Optimizing the Mobile Video Startup Space
The reasons why are equally as clear. The influx of mobile data, dominated by video, has caught the mobile operators off guard. While in the past, technology has been their savior -- faster networks begat faster Intel -- video has turned this equation on its head. Now, technology isn't growing as fast as consumer demand.
What's more, everyone is mobile. Optimization may not be an issue for subscribers parked on the couch, but put them in motion and it's a different story. As Garrett Choi, CFO of traffic processing vendor QuickFire Networks puts it, "people 'need' to watch Honey Boo Boo in high definition on their iPad. Or, more accurately, the current Generation Z expects to."
While many thought LTE would be the great capacity savior, it's only accelerated video usage, according to Jeff Glueck, CEO of the newly acquired Skyfire. Vodafone Germany, for example, has seen 85 percent of its new LTE network fill up with video, despite the fact that only a fraction of its users have upgraded to 4G.
"No mobile operator has a real solution yet, which they will all admit behind closed doors under NDA behind their steadily weakening marketing-powered force fields," Choi quipped.
The solutions the operators are pursuing, however, are vast and many of them, including small cells, Wi-Fi offload, and optimization technologies that are cloud-based, hardware driven, focus on transcoding, prioritization, compression, TCP optimization, live in the cloud, the RAN or the network edge.
It's certainly reasonable to expect more activity in the mobile video optimization space. But, targets for takeover are less clear. Glueck suggests that the big M&A moves may be over for now, noting that the market is now made up of three big players and a lot of other smaller "weaker players with older technology." The big three he's referring to include Skyfire, Bytemobile, acquired by Citrix Systems Inc. last year, and mobile Internet vendor Flash Networks.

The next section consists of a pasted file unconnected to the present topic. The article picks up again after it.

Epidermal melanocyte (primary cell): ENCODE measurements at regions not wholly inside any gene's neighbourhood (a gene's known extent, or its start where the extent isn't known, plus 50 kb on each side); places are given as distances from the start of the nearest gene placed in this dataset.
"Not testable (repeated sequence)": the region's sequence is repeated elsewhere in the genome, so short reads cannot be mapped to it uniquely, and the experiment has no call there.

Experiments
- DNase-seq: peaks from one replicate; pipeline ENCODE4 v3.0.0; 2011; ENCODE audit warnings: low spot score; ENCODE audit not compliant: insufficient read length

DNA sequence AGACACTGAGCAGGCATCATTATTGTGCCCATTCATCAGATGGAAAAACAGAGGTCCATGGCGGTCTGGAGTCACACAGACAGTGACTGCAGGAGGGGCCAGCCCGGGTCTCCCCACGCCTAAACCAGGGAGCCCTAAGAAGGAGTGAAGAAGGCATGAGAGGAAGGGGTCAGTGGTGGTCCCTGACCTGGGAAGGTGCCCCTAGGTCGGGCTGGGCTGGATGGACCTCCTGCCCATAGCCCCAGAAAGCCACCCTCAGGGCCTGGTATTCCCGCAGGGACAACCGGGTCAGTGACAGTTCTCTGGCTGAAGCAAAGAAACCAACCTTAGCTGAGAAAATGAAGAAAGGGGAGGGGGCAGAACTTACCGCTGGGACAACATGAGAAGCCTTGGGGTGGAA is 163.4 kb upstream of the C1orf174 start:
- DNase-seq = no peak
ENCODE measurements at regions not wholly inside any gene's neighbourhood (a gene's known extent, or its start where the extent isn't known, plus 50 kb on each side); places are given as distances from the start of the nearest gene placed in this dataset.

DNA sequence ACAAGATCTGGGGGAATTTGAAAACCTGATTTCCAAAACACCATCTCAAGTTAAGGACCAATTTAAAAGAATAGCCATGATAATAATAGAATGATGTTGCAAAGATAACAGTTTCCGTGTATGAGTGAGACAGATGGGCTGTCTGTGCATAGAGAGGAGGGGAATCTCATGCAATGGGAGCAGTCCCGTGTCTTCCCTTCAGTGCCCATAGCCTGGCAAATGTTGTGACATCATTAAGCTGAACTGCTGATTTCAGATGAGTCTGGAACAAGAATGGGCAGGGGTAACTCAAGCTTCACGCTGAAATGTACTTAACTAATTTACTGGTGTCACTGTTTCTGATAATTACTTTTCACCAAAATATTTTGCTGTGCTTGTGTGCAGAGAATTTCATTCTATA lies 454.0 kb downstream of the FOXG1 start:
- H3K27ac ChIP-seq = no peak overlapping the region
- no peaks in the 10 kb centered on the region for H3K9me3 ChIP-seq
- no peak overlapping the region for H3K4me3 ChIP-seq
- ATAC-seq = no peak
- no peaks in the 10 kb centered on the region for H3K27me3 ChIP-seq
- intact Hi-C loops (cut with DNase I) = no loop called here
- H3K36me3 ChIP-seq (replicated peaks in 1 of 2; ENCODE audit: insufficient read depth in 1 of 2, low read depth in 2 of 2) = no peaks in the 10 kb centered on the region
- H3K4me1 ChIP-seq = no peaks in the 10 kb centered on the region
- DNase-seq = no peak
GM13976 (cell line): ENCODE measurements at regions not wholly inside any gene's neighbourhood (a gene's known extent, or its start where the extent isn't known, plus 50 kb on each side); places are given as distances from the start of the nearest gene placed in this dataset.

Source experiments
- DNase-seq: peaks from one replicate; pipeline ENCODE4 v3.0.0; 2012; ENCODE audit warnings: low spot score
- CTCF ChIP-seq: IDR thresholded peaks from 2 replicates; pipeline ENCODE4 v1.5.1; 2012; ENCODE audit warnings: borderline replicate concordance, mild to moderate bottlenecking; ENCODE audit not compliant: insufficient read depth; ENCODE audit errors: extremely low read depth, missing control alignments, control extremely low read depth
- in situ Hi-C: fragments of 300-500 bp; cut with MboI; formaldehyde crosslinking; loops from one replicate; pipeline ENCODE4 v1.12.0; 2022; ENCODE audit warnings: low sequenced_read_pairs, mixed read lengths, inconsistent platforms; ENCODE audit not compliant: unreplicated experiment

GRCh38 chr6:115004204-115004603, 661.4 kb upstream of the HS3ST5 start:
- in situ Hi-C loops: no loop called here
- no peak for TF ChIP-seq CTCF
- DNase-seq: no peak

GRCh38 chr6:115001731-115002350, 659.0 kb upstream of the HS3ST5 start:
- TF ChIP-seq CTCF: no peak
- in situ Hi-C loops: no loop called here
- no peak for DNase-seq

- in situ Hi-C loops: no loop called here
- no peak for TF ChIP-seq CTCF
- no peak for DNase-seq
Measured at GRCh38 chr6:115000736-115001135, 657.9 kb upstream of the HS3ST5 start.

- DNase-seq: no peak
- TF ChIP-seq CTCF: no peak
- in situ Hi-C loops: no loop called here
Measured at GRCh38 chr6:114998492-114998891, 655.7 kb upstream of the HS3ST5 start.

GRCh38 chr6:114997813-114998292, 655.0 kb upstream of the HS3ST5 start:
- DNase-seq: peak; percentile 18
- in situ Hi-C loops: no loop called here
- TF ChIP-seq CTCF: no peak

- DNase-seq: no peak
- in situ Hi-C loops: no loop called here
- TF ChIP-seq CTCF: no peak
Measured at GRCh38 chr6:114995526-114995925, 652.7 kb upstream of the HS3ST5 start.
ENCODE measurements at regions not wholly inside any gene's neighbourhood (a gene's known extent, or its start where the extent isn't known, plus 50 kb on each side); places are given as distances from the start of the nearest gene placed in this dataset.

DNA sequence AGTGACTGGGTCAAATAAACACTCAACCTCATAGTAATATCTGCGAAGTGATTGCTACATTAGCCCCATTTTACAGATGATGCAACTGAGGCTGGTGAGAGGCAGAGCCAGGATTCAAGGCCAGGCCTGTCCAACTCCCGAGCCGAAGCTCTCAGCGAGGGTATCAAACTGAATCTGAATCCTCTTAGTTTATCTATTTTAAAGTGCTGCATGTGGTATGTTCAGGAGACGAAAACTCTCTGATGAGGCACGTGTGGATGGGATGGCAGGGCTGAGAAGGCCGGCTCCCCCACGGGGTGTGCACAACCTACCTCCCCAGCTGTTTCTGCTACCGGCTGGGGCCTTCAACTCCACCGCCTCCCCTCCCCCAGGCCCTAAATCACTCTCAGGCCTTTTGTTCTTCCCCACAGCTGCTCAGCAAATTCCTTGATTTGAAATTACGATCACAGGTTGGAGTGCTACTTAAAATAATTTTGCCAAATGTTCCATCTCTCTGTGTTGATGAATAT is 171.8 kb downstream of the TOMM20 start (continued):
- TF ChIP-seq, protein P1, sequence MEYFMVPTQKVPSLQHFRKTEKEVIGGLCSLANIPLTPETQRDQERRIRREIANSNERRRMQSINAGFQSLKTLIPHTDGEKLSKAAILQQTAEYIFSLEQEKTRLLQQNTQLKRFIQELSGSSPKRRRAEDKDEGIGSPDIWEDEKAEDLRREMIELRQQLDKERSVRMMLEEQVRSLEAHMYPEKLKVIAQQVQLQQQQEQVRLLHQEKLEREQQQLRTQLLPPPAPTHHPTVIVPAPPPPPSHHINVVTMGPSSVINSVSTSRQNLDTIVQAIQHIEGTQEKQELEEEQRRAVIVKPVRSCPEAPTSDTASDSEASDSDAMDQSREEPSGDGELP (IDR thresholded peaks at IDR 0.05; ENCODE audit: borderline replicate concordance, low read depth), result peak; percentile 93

Some of the other said smaller players include Vasono, which aims to reduce congestion at the cell site, Vantrix Corp., which offers a bandwidth optimizer software, OpenWave Mobility, and others still. Glueck says that some of the small vendors may look to exit, but many are in too weak a position financially to do so. He suggested some fire sales, akin to Allot Communications Ltd.'s Ortiva acquisition last May, may pop up.
"There will also be disruptive new startups that are small and doing disruptive things, like Intucell, which was acquired by Cisco in the SON space," Glueck adds. "It's not competitive to us, but related to optimization."
So far these acquisitions have centered on two vendors making a stronger team, but an industry source suggests that future M&A could come from a cable company or wireless operator looking to purchase and take their own solution in house. But this is an idea that Glueck, for one, doesn't see happening anytime soon.
"It seems that the carriers are very good at procurement, so they can squeeze their vendors pretty hard. They are powerful. If you have great R&D that can be amortized over many customers instead of one paying that R&D, and you have the bargaining power, why not play suppliers off one another?"
—Sarah Reedy, contributing editor, Light Reading